Monday, December 15, 2008

Mile 0 - 8 years old:

I sucked at athletics as a child. I tried soccer and sucked at that and I was generally the kid who was picked last for kickball, dodgeball, or don't-trip-over-your-own-feet-ball. I recall when our elementary school started to participate in the Presidential Fitness tests, which sought to measure our fitness using a variety of exercises. There were three levels of accomplishment and I failed to reach the lowest level on almost every test. There was only one test where I could reliably reach the lowest rung of achievement: Running.

I wasn't a fast sprinter, but I had just enough endurance to run a mile in the allotted time. It wasn't much, but it was the first modicum of athletic ability I had ever displayed.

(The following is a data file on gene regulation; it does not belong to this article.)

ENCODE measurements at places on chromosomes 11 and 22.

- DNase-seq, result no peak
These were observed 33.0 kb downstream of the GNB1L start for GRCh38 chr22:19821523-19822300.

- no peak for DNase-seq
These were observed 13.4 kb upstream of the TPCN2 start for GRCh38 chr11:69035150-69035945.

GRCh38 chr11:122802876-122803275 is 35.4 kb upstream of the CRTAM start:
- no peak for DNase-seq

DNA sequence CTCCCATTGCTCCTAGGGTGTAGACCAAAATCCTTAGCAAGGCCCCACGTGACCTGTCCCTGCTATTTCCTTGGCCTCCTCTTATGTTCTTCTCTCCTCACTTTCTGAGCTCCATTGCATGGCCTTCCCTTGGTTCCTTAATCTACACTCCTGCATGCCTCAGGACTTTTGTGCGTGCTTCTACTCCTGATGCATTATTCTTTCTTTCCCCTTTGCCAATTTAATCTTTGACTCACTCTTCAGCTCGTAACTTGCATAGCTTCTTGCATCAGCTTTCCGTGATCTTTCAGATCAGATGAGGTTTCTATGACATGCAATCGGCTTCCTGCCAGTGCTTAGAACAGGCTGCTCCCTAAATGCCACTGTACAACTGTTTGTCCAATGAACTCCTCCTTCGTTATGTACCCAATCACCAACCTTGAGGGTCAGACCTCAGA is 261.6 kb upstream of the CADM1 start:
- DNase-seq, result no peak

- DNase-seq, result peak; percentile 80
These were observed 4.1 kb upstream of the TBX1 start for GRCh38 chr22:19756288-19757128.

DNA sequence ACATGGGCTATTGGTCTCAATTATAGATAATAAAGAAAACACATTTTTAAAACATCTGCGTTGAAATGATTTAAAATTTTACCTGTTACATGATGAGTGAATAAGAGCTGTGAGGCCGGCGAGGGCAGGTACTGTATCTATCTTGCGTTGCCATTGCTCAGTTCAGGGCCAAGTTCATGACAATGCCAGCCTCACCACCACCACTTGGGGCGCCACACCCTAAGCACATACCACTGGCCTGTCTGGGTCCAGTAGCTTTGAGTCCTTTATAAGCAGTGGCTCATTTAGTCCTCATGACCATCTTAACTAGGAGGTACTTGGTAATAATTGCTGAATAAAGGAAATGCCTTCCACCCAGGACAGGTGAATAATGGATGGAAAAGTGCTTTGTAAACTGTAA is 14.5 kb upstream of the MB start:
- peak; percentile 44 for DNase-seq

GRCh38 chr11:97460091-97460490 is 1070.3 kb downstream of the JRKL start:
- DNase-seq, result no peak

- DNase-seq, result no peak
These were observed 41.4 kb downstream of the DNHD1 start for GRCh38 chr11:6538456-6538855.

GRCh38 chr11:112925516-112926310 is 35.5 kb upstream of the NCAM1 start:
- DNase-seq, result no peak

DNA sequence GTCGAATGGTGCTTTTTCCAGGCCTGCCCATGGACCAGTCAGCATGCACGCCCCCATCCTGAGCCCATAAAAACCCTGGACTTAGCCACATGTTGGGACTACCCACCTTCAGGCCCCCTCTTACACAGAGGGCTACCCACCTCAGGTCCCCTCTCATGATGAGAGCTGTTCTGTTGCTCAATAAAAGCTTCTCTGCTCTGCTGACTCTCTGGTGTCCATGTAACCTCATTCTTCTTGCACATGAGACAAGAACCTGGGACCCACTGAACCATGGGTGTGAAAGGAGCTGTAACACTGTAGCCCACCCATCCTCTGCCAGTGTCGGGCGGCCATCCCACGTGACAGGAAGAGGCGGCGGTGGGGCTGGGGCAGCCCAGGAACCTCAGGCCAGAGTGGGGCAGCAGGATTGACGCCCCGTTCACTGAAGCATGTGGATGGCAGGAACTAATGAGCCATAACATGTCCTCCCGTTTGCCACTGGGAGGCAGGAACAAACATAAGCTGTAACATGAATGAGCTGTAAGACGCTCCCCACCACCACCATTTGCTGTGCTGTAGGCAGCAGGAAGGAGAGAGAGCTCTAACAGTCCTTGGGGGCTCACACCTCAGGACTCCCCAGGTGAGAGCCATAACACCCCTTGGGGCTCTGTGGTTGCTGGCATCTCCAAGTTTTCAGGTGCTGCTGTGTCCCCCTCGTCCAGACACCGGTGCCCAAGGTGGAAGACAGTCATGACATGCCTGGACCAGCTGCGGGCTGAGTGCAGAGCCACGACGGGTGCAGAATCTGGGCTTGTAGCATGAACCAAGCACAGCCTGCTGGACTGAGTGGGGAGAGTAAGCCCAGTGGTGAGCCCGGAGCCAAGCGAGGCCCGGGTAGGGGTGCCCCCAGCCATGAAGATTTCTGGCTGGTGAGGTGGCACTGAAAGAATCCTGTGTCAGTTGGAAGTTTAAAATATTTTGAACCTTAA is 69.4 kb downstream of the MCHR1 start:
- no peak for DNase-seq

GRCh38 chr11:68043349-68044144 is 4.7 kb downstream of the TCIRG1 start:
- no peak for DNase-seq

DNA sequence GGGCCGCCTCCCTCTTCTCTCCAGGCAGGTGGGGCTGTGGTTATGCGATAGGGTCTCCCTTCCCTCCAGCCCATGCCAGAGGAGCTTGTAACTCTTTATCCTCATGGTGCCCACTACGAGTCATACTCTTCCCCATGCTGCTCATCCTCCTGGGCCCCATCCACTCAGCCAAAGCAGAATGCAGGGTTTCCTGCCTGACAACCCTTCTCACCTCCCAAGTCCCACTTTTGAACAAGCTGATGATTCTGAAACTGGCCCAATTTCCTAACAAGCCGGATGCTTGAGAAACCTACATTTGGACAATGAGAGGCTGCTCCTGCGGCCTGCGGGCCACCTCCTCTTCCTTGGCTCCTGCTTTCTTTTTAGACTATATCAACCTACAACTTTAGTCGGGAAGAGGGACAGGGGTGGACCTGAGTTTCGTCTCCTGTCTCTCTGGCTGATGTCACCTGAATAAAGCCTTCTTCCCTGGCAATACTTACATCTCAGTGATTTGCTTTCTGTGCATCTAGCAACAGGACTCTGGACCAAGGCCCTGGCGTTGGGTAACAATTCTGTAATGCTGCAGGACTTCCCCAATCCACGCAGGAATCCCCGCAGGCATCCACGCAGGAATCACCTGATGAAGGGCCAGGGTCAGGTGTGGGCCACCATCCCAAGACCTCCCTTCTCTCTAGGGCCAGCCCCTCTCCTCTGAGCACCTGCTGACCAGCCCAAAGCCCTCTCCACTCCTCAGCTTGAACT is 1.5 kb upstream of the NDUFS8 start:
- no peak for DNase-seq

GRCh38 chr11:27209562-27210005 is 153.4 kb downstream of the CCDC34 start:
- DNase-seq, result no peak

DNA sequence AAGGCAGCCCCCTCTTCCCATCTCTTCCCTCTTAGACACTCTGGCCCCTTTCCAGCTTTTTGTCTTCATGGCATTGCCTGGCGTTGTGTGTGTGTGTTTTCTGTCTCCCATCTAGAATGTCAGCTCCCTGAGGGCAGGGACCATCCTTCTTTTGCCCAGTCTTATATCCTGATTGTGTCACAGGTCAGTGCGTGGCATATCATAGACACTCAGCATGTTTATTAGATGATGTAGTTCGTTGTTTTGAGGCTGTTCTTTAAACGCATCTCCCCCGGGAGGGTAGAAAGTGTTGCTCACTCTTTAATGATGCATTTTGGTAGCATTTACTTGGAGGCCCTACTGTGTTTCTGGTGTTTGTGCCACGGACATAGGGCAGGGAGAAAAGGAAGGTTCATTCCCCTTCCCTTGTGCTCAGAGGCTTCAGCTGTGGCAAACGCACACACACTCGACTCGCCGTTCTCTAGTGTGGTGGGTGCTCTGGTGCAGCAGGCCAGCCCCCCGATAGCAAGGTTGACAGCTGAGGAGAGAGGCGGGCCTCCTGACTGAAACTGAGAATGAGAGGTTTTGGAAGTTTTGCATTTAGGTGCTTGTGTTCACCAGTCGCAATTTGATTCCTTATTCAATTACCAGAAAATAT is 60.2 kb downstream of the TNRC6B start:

This was an interesting data point and I took note of it. It was, however, not compelling enough to make up for the general unpleasantness of running. I would have preferred to show some ability at baseball or girls.

Mile 10 - 16 years old:

Like any sane person, I shunned running as a form of exercise, preferring instead to play video games. However, something during my junior year of high school convinced me that I needed to join a school sports team. Maybe it was the pressure of needing to have something non-academic on my college applications or maybe I was just a dumbass. I don't recall really, but I signed up for the cross country team, as did a few of my fellow nerds.

We weren't very good, certainly not good enough to make the varsity team, so we languished in junior varsity, which is wholly unimpressive for someone in their third year of high school. It was even less impressive during our senior year of high school when we still failed to make the varsity team.